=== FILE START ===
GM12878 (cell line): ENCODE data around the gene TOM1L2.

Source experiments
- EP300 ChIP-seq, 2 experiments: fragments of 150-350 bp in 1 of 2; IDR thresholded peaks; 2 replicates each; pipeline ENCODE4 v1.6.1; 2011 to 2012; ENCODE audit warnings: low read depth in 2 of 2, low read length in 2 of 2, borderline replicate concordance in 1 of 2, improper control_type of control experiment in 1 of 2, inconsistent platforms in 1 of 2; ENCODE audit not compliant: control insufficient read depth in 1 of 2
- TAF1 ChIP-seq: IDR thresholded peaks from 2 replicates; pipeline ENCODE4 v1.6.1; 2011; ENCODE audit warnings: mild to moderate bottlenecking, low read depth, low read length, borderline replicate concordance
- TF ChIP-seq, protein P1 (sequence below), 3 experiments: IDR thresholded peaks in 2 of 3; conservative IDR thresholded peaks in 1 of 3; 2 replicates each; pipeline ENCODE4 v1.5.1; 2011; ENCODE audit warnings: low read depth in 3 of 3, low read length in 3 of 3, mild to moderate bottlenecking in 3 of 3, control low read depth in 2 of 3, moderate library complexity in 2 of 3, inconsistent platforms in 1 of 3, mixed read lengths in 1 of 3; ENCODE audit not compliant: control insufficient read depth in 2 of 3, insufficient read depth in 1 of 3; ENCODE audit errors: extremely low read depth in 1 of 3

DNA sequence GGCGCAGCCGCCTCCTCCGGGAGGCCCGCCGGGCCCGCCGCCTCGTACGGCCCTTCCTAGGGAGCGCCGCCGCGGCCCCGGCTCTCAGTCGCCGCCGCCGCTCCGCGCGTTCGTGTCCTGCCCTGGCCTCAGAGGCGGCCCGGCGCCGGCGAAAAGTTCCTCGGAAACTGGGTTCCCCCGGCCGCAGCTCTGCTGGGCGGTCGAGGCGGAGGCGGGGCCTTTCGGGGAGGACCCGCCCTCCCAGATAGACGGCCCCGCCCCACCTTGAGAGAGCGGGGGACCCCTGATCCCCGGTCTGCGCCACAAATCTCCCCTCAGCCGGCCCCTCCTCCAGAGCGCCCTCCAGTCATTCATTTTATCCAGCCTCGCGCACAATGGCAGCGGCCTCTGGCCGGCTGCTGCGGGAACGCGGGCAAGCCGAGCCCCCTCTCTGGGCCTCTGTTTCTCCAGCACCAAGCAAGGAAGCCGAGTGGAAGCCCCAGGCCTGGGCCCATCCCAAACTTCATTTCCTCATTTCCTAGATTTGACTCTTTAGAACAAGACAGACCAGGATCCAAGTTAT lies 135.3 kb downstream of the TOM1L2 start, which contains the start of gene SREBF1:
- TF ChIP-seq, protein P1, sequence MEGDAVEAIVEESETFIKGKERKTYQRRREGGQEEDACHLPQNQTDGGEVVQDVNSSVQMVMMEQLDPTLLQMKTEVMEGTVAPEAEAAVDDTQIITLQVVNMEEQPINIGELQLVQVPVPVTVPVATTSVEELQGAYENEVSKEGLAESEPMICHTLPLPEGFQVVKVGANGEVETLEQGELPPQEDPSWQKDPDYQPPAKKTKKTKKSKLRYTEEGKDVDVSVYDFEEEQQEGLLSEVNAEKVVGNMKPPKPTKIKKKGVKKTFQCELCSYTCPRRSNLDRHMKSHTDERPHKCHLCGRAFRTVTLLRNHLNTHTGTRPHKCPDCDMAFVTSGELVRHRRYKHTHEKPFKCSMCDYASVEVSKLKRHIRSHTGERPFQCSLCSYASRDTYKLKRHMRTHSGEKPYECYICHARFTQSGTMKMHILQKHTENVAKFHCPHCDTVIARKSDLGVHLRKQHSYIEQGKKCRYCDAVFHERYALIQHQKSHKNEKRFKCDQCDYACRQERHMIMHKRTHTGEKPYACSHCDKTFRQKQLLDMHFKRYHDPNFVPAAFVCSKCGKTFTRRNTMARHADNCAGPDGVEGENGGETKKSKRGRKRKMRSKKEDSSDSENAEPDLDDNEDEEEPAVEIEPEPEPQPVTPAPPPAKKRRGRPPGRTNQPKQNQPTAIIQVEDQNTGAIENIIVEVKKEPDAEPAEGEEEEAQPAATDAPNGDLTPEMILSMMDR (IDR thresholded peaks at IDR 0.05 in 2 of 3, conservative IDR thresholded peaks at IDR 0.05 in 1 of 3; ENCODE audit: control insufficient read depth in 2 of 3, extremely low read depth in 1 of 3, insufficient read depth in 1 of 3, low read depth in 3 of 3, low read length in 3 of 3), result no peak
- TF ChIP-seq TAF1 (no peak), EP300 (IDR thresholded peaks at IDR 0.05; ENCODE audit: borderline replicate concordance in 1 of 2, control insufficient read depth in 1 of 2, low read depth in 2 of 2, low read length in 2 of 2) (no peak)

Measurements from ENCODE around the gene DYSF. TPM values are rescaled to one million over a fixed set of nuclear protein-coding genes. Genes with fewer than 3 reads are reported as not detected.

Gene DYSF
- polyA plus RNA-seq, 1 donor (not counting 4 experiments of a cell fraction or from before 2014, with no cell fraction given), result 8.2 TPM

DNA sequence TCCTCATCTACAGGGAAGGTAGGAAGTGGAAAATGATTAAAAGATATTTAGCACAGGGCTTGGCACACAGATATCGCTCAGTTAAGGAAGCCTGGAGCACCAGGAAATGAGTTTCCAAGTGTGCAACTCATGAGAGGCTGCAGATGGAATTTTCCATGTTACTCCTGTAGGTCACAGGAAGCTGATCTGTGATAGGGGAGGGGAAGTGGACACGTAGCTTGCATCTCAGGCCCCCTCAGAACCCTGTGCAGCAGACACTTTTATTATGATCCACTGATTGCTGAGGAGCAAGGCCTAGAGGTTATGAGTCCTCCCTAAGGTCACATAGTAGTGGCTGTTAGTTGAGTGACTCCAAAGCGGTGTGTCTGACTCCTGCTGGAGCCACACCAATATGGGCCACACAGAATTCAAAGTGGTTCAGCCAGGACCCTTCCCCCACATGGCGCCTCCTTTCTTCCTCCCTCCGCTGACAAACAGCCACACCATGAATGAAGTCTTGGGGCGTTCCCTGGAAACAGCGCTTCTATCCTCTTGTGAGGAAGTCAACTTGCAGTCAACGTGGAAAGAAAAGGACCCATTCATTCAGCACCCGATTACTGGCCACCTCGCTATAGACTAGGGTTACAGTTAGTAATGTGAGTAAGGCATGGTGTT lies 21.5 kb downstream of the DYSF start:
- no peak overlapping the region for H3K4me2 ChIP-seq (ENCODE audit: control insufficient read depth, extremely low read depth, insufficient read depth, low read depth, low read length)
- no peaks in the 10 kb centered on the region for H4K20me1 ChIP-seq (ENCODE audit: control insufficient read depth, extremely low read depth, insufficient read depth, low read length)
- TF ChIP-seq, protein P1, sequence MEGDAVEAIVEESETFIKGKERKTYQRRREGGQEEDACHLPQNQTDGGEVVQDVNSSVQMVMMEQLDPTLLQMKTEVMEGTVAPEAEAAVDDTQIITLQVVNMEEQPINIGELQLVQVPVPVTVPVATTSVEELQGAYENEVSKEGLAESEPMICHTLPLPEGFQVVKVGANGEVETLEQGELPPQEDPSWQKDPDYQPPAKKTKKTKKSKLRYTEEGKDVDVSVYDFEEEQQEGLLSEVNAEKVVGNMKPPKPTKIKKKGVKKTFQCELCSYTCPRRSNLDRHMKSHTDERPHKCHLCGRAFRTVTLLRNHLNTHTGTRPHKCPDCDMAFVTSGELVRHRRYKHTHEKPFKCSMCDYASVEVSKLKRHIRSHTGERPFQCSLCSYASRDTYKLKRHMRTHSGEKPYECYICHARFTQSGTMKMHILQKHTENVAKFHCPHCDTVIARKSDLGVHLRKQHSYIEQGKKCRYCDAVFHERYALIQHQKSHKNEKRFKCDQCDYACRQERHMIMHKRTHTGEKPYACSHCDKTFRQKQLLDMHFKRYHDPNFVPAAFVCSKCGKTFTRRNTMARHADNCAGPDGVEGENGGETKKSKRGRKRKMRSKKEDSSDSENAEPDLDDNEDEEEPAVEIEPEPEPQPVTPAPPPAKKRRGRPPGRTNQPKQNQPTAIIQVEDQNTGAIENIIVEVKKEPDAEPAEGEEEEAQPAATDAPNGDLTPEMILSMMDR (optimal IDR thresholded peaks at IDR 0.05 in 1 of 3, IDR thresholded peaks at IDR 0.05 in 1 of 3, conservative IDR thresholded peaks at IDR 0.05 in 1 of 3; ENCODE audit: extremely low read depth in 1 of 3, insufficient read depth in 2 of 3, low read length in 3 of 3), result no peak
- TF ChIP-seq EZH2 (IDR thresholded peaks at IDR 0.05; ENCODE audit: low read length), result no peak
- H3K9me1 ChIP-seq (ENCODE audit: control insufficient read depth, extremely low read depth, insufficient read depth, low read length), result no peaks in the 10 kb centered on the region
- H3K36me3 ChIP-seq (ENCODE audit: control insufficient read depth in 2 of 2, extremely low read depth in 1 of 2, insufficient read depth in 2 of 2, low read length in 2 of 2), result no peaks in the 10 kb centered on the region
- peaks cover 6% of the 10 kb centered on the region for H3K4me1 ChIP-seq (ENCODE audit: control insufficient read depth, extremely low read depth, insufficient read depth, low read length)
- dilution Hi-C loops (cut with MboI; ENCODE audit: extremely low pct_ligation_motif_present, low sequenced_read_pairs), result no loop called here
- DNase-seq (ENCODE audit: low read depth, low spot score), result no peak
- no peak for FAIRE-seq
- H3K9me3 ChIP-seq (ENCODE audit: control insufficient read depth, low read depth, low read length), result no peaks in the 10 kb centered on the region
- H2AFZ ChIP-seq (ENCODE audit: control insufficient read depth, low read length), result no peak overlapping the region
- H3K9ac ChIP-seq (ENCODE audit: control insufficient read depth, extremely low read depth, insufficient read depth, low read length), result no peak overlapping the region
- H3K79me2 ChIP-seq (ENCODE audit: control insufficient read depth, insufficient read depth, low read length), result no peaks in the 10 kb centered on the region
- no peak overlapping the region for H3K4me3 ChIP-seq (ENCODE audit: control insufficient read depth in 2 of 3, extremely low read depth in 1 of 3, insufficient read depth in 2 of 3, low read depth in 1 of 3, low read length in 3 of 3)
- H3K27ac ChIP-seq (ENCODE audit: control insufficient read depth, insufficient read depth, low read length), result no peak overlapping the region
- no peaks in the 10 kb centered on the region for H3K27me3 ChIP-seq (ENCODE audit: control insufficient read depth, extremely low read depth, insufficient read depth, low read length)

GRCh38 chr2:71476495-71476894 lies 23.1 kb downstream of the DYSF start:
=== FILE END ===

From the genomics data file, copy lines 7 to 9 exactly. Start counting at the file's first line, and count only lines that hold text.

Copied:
- TF ChIP-seq, protein P1, sequence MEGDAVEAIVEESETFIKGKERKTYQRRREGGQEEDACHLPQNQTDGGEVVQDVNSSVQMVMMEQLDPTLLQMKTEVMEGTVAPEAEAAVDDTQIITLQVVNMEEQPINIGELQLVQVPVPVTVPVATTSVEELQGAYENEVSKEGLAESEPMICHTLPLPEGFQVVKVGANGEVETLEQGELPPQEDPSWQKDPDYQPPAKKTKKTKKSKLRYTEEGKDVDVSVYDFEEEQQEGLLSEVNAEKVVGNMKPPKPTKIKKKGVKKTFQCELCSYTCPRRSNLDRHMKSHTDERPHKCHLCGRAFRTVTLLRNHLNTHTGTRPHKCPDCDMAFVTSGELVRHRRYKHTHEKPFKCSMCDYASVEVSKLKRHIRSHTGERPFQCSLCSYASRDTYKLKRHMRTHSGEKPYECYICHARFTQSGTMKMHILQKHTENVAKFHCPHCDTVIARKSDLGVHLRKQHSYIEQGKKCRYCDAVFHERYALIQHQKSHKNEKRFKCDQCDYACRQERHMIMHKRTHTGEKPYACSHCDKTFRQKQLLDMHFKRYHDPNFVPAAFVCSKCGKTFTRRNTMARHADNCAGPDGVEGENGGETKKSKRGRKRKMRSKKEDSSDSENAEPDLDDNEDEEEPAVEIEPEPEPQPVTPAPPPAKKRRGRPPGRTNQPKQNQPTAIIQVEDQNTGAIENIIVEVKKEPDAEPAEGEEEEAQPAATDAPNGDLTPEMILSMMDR (IDR thresholded peaks at IDR 0.05 in 2 of 3, conservative IDR thresholded peaks at IDR 0.05 in 1 of 3; ENCODE audit: control insufficient read depth in 2 of 3, extremely low read depth in 1 of 3, insufficient read depth in 1 of 3, low read depth in 3 of 3, low read length in 3 of 3), result no peak
- TF ChIP-seq TAF1 (no peak), EP300 (IDR thresholded peaks at IDR 0.05; ENCODE audit: borderline replicate concordance in 1 of 2, control insufficient read depth in 1 of 2, low read depth in 2 of 2, low read length in 2 of 2) (no peak)

Measurements from ENCODE around the gene DYSF. TPM values are rescaled to one million over a fixed set of nuclear protein-coding genes. Genes with fewer than 3 reads are reported as not detected.